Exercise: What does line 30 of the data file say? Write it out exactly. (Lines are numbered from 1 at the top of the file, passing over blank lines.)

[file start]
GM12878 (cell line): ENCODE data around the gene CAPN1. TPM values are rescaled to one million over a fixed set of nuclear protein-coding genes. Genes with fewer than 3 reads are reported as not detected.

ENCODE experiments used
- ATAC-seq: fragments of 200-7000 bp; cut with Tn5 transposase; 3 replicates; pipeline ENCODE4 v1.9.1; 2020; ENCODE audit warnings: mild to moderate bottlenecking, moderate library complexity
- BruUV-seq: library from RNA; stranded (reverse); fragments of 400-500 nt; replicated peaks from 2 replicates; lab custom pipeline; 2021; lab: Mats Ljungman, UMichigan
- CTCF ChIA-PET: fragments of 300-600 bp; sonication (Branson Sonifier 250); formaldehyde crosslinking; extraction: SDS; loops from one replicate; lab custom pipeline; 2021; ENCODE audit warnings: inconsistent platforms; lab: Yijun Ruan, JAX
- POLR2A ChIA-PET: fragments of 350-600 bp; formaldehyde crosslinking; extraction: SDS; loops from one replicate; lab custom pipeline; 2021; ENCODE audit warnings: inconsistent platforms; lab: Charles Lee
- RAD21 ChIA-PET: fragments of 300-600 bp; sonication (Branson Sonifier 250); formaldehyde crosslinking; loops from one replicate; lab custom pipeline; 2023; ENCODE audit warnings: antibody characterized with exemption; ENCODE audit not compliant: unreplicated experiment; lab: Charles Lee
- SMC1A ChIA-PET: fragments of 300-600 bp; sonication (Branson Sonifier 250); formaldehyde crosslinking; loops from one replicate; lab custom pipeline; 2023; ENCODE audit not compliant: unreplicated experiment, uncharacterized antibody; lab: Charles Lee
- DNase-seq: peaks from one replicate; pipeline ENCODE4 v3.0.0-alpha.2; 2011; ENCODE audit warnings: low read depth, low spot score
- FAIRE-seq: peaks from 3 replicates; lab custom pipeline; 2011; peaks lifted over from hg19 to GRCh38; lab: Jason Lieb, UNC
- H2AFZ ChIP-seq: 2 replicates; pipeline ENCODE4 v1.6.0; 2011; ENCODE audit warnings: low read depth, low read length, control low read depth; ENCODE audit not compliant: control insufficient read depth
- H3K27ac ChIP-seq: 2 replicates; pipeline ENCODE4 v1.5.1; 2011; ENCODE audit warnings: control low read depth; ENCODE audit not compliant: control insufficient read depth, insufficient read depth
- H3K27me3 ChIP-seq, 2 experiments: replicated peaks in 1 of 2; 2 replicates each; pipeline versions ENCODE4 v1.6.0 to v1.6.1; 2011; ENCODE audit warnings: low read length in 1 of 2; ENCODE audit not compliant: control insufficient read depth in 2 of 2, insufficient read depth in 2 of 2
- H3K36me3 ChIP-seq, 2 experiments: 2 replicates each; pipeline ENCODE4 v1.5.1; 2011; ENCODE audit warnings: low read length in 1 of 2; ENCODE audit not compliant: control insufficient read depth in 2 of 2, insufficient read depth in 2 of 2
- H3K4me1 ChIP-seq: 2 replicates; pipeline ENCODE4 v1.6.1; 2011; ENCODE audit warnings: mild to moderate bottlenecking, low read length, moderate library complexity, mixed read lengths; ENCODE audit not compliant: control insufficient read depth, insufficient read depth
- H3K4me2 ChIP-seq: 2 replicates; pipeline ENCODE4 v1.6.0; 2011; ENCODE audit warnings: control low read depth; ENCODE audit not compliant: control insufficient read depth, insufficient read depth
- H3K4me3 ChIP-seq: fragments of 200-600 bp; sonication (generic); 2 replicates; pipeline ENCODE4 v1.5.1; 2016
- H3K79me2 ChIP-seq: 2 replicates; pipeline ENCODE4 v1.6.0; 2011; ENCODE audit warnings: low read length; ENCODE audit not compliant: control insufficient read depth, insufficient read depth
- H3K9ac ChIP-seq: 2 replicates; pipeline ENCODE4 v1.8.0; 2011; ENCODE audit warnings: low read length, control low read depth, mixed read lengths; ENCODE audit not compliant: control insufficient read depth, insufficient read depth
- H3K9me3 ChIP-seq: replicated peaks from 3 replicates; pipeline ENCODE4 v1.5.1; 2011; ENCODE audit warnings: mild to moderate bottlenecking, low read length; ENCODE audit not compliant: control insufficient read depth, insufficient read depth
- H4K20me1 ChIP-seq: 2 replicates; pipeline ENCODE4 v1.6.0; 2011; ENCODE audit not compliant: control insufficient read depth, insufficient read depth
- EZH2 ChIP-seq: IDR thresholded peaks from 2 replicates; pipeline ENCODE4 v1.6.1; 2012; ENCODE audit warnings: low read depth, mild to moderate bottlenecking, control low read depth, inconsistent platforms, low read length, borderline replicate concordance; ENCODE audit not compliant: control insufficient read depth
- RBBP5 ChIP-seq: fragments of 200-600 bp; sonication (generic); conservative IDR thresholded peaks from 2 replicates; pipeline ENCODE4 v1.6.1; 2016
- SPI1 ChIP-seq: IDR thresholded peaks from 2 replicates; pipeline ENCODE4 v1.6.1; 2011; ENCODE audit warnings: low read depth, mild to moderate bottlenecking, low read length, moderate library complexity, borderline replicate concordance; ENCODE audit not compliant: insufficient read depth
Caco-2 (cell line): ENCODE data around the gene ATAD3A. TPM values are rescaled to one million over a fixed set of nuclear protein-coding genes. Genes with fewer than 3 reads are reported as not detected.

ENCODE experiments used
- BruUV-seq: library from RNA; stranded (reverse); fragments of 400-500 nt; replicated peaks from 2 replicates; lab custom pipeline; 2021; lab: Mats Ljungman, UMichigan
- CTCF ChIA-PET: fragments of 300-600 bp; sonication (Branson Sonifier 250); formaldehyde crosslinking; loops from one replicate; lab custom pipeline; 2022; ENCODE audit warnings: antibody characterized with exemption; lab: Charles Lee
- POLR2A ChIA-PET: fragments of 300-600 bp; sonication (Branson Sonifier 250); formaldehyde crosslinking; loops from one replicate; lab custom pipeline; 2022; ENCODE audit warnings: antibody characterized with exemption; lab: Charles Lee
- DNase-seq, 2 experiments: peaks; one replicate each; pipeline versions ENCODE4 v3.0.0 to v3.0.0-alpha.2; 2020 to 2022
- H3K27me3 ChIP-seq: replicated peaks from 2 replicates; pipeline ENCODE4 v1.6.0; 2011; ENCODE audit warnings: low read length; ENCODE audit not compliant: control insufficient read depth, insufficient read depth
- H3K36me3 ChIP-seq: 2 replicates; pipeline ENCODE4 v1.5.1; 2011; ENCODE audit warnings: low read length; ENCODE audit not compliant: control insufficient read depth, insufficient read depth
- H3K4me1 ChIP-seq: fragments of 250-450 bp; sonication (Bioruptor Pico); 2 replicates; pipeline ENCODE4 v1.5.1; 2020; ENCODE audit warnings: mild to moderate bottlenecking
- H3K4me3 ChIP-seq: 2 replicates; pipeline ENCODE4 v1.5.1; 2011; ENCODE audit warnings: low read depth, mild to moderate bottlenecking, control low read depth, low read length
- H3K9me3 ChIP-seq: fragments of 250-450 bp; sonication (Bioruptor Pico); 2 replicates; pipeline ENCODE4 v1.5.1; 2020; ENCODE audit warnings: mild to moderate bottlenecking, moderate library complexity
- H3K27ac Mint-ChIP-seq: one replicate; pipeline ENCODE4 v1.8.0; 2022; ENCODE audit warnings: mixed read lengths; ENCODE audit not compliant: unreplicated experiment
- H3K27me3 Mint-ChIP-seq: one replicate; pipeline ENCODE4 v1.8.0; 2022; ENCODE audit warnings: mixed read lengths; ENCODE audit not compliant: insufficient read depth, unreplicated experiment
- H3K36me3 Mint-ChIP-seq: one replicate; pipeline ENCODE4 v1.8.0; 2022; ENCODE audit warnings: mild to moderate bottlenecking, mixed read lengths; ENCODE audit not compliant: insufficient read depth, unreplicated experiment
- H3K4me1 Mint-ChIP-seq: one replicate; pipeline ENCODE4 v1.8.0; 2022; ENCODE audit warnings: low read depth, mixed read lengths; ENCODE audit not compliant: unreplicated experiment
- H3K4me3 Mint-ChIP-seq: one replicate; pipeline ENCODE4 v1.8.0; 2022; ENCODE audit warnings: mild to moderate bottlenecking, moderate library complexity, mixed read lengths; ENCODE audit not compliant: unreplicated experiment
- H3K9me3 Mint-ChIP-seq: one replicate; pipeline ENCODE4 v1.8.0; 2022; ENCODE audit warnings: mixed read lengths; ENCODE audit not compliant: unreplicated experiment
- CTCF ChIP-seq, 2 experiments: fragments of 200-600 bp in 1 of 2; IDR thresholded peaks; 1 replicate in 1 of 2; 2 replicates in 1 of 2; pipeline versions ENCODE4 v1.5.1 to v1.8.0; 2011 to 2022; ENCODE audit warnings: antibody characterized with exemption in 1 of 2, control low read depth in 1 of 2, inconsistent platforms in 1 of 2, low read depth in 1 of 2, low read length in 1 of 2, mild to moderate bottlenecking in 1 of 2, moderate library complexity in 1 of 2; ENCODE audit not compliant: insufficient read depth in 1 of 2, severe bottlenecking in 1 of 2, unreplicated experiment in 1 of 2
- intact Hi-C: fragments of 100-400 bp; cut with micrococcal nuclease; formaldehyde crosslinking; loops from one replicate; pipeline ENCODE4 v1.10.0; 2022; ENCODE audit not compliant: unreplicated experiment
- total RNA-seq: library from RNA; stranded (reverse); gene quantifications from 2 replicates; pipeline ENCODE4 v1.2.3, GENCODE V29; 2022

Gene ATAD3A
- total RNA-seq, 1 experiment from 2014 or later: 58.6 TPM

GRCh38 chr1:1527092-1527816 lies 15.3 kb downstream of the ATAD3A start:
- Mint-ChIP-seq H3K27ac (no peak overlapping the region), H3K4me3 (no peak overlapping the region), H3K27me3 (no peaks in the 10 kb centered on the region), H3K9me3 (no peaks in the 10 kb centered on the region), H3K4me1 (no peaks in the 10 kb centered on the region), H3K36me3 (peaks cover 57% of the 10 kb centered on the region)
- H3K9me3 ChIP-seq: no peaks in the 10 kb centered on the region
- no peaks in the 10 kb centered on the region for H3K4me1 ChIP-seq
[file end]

- DNase-seq, 2 experiments: peaks; one replicate each; pipeline versions ENCODE4 v3.0.0 to v3.0.0-alpha.2; 2020 to 2022